Allie Ostrander comes home for her Salmon Run Series

Allie Ostrander comes home for her Salmon Run Series

The final race in the 2016 Salmon Run Series featured the founder of the series, now internationally acclaimed running phenomenon Allie Ostrander. The holder of many Alaska State running records and multiple state championships, the 2015 KCHS graduate just finished her freshman year at Boise State and was proclaimed by News Week Magazine in a March headline “Straight A’s and NCAA’s: Allie Ostrander is America’s next Running Phenom.” When she ran the fastest indoor 5K of the year that qualified her for the Olympic Trials where she made an impressive 8th place finish after recovering from a stress fracture injury this spring. Ostrander was the only college runner in a field otherwise filled with professionals and the only teenager amid a collection of 20- and 30-somethings, and yet she more than held her own in the women’s 5,000-meter final at the U.S. Olympic Trials.

Ostrander’s Salmon Run Series was a result of her love of running as a high school freshman when she received the Caring for the Kenai assignment from her science teacher Kristin Davis, who also entered and completed the Salmon Run Series. Alli’s idea was to share her love of running with the community through a series of races rather than just a single event and dedicate the proceeds to the Kenai Watershed Forum for projects such as invasive plant eradication. She continued to organize and plan the series every year during her outstanding high school career and at Wednesday’s culmination of this year’s races drew the highest number of participants to date.

She took the opportunity during her brief visit home to run the race with her sister Taylor and encourage other runners to do their best, “It’s been really nice being back for a while and being able to be part of the Salmon Run Series once again. I love the addition of kid’s race that we added a couple of year ago. It’s so fun to see little kids out there running and being so happy when they cross the finish line. It’s the same with the adults seeing them embrace each other after the finish and be happy that they were each able to compete, finish and achieve their goals,” she told the Dispatch. With a final tally not yet available it’s estimated that Ostrander’s Salmon Run Series has raised over $50,000 for environmental projects in the Kenai Watershed.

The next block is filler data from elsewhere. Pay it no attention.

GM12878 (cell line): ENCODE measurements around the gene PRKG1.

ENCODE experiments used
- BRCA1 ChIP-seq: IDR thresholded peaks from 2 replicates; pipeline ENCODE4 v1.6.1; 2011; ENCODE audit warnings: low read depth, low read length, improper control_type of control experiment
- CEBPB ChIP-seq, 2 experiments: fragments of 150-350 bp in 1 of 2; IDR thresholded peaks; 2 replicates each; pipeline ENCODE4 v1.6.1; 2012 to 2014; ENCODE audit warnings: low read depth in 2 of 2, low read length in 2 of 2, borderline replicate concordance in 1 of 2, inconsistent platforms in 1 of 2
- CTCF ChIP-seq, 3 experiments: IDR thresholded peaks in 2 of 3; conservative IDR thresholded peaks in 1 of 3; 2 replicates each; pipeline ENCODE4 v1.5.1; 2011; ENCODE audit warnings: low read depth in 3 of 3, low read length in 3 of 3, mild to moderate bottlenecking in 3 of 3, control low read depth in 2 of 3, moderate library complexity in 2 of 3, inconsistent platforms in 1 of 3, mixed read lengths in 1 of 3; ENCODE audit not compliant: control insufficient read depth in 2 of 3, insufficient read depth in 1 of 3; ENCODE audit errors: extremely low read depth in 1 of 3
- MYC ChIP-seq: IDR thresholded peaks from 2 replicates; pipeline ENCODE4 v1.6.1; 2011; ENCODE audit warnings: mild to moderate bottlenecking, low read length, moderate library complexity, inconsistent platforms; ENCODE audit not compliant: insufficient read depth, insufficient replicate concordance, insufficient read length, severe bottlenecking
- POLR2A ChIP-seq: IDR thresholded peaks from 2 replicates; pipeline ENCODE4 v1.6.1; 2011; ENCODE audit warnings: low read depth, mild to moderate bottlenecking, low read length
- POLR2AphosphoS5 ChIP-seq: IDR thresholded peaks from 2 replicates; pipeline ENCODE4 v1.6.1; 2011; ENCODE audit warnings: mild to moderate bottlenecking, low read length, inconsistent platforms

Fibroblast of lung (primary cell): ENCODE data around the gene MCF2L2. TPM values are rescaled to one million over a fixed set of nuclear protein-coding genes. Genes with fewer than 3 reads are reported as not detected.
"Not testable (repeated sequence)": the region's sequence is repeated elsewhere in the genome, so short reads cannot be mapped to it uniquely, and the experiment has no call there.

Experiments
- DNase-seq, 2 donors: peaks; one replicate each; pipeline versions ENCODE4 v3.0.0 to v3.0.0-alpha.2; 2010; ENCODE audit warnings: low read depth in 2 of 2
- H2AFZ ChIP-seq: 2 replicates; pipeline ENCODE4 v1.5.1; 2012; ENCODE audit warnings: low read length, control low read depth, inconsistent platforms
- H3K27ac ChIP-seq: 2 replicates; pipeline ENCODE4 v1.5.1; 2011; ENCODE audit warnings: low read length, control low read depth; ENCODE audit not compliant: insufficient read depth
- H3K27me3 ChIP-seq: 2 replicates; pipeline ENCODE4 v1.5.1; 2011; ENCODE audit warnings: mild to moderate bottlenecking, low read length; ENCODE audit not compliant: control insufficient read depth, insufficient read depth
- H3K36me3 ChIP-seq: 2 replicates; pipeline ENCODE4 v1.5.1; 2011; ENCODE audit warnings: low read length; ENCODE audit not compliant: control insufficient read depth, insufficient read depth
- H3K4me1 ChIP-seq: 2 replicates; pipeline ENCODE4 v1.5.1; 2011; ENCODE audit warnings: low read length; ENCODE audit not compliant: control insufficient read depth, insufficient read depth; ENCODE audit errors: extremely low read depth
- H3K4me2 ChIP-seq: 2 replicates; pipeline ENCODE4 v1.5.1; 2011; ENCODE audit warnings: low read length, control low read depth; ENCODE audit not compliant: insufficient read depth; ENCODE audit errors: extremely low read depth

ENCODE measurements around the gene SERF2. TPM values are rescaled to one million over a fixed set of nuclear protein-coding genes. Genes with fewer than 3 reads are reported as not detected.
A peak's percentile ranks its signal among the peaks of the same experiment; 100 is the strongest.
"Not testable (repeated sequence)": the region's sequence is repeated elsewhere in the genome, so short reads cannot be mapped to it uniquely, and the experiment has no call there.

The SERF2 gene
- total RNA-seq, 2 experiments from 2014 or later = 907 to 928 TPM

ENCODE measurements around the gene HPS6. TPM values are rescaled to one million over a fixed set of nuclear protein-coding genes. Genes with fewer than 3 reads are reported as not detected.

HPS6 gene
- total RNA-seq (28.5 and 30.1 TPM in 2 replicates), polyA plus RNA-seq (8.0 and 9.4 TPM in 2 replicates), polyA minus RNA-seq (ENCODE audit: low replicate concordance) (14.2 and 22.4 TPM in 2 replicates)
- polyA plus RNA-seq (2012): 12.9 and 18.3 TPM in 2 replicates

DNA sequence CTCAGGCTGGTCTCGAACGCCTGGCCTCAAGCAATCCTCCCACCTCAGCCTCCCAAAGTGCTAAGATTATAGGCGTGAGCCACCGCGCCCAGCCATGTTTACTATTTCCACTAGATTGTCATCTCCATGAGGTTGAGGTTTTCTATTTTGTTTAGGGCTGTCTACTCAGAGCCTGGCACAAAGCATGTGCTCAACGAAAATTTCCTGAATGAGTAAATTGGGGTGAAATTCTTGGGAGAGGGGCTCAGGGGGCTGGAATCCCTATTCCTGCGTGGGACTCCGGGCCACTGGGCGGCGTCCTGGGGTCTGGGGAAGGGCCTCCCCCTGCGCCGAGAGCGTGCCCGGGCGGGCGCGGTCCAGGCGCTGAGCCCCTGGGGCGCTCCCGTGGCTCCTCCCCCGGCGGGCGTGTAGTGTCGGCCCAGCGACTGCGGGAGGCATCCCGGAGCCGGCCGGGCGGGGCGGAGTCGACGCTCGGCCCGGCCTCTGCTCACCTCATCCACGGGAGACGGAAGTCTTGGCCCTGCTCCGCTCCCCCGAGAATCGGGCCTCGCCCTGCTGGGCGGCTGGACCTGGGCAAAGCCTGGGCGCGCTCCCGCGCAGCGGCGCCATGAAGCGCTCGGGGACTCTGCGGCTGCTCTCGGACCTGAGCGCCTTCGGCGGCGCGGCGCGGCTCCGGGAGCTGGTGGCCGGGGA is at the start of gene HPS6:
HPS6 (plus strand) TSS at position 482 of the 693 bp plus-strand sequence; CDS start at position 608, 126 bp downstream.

Alli is headed back to Boise State to commence her training for the cross country season. Asked about her hopes for the future and the next Olympics she said, “The next Olympics are four years away and anything can happen in that time. So I’ll just stay focused on my next race and on improving myself. I’m not feeling the injury these days so I’ll be putting that behind me, but we have had to adjust my training now to adapt it to what we think my body can handle. The Olympics is pretty much any athlete’s dream, but I’m definitely not setting that as a goal right now, I’m more focused on the events inside the NCAA. It’s really awesome to be competing with and training with such incredible athletes. Not that I didn’t in high school, we had an awesome training group, but it’s so cool to build on each other’s momentum. It’s sort of like you are caught up in a tide and you’re all moving together like a wave toward goals and self-improvement,” she said.

Allie Ostrander comes home for her Salmon Run Series
Allie Ostrander comes home for her Salmon Run Series
Allie Ostrander comes home for her Salmon Run Series

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